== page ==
So what does all this have to do with Fallen Kingdom? The weight of responsibility is no longer just on Hammond’s shoulders, or on the park owners. It falls on the government. Hearings are held to see if action will be taken to determine if the dinosaurs should be saved or not. Malcolm is a key component here, having always stated that the creatures shouldn’t be allowed to live, they finally listen to him. Only is he right?

There’s a truly powerful scene in the movie where the boat of dinos takes off and the volcano is spewing lava all over the island. You see a brachiosaurus walking down the dock, giving a long, lonely plea. Is it searching for it’s mate? It’s child? It’s parent? You don’t know. As flames and smoke engulf it, he lifts up onto his back legs – a heart-breaking homage to the wonder of the first film – and disappears into the smoke. That ripped me apart in the theater and has easily been one of the most memorable moments of the film. It’s the child of human arrogance wondering why he wasn’t allowed into the boat, wondering why he was considered not worth rescuing, and begging to be saved. That was Frankenstein’s monster in the movies being torched by angry villagers for his mere existence. We saw in that brachiosaurus any living being that is forgotten or neglected by its parent.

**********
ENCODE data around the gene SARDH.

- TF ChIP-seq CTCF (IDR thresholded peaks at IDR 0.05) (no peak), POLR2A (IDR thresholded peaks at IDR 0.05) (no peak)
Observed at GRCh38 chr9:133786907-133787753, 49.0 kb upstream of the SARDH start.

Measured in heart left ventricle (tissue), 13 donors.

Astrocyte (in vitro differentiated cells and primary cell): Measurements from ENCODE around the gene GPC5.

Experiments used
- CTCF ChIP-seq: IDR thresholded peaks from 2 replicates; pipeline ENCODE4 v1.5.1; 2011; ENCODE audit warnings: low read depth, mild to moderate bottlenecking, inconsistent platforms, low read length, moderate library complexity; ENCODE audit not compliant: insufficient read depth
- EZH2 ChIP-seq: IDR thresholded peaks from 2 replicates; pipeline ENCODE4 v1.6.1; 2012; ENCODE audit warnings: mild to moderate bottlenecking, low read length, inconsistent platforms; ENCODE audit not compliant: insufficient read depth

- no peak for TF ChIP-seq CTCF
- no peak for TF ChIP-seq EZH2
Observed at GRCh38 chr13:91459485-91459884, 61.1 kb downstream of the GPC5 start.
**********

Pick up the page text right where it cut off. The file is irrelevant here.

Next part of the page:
Fallen Kingdom gets the message of the original book. It understands the weight and responsibility of Hammond’s dream. It’s perhaps the first Jurassic Park film that does, and when I hear people criticize it in such simple terms, I wonder if they’re seeing the big picture. I wonder if they’re picking up on the nuances that have been sprinkled throughout the film, or if maybe we’re just not watching the same movie.

Now that’s only a touch of what makes Fallen Kingdom so powerful and memorable. Perhaps I’ll talk another time about the Indoraptor and why he was such an incredible homage to slasher horror movies. Or about Blue and how she represents feminist ideologies. It all depends on how interested you all are!

Let me know what you would like me to tackle next in the comments below.

Traveling as an Author